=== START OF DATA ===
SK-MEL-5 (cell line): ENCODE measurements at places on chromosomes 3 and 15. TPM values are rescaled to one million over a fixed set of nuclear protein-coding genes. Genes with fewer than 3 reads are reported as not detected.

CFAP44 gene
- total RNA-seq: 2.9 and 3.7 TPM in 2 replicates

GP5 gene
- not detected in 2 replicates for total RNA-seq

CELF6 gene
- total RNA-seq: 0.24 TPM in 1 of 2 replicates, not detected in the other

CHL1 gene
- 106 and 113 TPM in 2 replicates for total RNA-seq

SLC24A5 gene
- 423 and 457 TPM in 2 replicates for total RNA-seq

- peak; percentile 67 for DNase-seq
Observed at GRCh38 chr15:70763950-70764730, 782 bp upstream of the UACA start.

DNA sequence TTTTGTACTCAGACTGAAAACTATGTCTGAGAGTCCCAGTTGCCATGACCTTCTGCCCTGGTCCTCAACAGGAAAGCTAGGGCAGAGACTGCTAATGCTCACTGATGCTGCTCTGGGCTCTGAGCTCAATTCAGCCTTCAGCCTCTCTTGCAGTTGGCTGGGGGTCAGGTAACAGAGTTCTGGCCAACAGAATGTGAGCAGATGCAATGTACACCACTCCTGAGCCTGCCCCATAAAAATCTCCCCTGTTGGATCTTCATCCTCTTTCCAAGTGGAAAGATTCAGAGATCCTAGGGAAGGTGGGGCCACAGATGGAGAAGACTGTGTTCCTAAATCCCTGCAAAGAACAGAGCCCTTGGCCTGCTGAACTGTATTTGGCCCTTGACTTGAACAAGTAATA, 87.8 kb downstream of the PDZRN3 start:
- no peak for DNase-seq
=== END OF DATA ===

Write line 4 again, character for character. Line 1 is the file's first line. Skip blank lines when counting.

GP5 gene